As a general rule, any debt owed by a person is the responsibility of that specific person. Usually, you are only responsible for debt that is in your name. However, there are exceptions to this general rule. In certain circumstances, a person can be held responsible for their spouse’s debt.
Whether you can be held responsible for the debt of your spouse depends on a few different factors including:
- The state where you live (for example, common law versus community property states);
- If it is joint debt (for example, a credit card that was in both of your names);
- If you are a cosigner (for example, cosigning a loan); and
- If you are still married or divorced (for example, if you divorce, a court may say who is responsible for debt). In some instances there are creditors rights upon divorce.
A person can sometimes be responsible for their spouse’s debt that involves bankruptcy and taxes There are two major situations when an individual can be held responsible for their spouses debt:
- In a common property state, any money, property or other assets owned together by both spouses is called community property. Community property belongs to both spouses. It can be used to pay the debt of one of the spouses. Community property states follow a different set of rules called community property laws. Some examples of community property states include: California, Washington, New Mexico, Texas, Nevada, etc.
- If spouses file their taxes together, any tax debt is the responsibility of both spouses.
The Impact of Filing Joint Tax Returns
When filing taxes, many married couples submit a joint income tax return to the Internal Revenue Service (“IRS”). In many cases, filing taxes together is the best financial option if you are married. A joint tax return can have many positive benefits. However, it is important to remember that the decision to file joint taxes may sometimes have certain consequences.
Filing a joint tax return will make each spouse responsible for the other person’s tax debts. Tax debt means you owe the IRS additional money. This can happen if you do not report income, take the wrong deductions, claim credits that do not apply, etc. If spouses file their taxes together, they are jointly and severally responsible for any debts. This means that both spouses are equally responsible for any tax debt. It does not matter if the debt is only one person’s fault. Joint and several liability means that both people share responsibility. The IRS can try to collect the whole debt from one person. They can also hold them responsible together.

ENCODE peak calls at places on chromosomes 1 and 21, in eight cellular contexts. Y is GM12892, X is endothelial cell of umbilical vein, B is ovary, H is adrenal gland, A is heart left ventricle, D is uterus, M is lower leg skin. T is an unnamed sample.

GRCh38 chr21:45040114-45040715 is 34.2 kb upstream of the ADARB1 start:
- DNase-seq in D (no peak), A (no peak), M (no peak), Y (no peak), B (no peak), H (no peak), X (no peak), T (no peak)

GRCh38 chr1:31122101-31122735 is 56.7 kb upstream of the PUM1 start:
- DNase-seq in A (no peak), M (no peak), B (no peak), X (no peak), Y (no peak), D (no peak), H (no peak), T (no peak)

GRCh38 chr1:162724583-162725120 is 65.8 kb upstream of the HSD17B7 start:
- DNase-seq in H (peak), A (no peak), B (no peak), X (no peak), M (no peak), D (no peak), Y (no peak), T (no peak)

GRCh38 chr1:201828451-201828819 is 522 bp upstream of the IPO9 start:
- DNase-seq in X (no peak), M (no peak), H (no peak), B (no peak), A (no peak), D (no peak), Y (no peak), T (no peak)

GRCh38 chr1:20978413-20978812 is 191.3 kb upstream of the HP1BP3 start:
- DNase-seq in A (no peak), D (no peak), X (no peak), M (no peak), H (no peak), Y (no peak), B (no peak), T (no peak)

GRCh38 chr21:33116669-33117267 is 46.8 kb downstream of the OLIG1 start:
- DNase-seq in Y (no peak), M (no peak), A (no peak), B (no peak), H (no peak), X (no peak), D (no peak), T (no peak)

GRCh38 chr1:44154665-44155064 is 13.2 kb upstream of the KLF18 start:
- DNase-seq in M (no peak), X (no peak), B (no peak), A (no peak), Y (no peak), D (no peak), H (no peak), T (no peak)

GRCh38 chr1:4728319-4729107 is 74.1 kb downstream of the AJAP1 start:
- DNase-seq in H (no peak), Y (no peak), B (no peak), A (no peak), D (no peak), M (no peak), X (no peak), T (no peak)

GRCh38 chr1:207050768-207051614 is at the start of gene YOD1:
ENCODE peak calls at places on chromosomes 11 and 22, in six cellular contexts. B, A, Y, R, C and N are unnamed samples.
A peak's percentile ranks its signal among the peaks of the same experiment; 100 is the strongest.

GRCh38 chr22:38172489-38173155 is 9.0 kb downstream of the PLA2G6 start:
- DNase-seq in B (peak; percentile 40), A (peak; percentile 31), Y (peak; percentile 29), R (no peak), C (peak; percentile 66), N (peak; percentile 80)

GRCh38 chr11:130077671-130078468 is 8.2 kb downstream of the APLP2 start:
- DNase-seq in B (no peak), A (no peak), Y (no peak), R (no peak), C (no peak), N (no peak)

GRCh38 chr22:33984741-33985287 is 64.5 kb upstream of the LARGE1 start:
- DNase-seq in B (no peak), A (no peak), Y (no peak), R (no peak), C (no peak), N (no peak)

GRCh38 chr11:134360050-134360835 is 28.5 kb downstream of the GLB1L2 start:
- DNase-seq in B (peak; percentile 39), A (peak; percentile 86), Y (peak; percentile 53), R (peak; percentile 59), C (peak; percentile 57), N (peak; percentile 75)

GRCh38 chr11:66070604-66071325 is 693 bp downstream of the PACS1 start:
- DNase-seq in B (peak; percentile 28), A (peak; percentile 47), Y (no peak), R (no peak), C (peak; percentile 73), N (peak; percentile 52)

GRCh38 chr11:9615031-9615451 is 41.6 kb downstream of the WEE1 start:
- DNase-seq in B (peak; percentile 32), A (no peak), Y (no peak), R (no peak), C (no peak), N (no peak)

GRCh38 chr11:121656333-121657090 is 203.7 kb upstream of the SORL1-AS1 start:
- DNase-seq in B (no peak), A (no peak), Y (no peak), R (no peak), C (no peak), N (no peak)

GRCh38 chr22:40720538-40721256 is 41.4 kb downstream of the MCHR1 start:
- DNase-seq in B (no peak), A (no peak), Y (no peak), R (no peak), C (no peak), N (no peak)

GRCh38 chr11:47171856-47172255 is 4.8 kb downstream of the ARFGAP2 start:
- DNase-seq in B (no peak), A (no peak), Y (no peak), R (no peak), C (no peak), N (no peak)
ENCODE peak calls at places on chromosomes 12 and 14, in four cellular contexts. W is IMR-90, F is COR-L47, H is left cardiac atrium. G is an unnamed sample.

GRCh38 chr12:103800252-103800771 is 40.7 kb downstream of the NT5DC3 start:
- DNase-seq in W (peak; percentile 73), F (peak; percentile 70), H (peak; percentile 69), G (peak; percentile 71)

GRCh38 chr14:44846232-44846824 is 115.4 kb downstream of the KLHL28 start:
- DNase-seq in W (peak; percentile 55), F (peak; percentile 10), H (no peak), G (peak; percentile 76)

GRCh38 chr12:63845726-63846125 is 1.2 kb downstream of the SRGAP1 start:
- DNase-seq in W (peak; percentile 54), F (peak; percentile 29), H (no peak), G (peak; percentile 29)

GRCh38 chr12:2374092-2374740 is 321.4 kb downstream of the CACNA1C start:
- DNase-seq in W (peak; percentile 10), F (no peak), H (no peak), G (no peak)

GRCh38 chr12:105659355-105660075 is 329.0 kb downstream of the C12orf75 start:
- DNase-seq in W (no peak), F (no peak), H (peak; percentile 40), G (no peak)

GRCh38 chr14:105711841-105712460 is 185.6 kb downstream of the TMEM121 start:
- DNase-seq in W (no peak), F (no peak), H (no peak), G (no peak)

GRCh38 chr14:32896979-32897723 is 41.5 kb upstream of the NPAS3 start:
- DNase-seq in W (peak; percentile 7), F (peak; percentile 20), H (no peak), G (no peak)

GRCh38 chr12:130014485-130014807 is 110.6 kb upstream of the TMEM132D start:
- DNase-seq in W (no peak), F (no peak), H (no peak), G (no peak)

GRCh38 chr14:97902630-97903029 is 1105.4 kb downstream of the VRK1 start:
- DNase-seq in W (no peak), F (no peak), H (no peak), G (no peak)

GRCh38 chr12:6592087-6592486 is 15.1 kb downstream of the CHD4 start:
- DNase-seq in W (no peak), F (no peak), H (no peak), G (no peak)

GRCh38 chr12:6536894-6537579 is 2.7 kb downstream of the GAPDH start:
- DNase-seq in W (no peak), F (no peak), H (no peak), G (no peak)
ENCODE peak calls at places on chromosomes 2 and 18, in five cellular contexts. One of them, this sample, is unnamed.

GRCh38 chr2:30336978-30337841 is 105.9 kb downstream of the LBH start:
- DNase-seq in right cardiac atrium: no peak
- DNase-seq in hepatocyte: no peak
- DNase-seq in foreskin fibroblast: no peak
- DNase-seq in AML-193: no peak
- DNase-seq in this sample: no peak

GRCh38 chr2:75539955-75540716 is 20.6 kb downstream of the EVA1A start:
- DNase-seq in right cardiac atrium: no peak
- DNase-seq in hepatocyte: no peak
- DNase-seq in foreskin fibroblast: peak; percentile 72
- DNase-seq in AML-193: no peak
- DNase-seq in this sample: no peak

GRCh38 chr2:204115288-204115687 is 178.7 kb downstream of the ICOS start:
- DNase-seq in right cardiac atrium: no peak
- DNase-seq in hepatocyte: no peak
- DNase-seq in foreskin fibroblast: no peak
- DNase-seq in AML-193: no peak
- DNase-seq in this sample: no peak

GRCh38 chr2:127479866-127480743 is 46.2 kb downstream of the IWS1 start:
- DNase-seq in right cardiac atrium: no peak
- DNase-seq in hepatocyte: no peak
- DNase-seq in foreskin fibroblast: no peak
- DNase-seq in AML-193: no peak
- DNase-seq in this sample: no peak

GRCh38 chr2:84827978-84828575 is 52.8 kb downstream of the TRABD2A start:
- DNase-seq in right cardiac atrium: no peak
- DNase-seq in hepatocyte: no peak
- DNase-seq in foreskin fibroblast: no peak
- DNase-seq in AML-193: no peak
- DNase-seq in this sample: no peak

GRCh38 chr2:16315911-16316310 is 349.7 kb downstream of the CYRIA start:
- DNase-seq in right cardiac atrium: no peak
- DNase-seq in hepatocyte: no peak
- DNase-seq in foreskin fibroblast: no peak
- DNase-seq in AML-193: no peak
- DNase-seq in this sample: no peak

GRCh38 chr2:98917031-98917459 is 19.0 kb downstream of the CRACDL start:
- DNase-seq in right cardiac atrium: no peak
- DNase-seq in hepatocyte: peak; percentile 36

The Innocent Spouse Defense
The innocent spouse rule is a defense that is used to help protect innocent people from unfair responsibilities. Congress created this rule to provide innocent spouse relief. The purpose of this rule is to prevent unfair consequences that could result from joint and several liability for taxes and bankruptcy. The innocent spouse rule can release or free a spouse from responsibility for tax debt or bankruptcy.
To use the innocent spouse defense and receive innocent spouse relief you must establish five elements. The five required elements you must prove include:
- You filed joint income tax returns with the IRS for the relevant years;
- The tax returns have a significant understatement of taxes owed because of errors made by a not innocent spouse;
- Errors can include: not telling the IRS about income, using deductions that do not apply, claiming credits that you do not qualify for, etc.
- The innocent spouse who signed the tax return did not know and had no reason to know about the errors that were made;
- It is inequitable, or against justice and fairness, to hold the innocent spouse responsible; and
- The defense is used within 2 years, starting from when the IRS begins to try collecting the debt.
When Can the Defense Apply in Bankruptcy Proceedings?
Sometimes the innocent spouse defense can arise in a bankruptcy filing. Most commonly, this can happen if taxes are owed and put into collection. One or both of the spouses may start a bankruptcy proceeding to get rid of tax debt.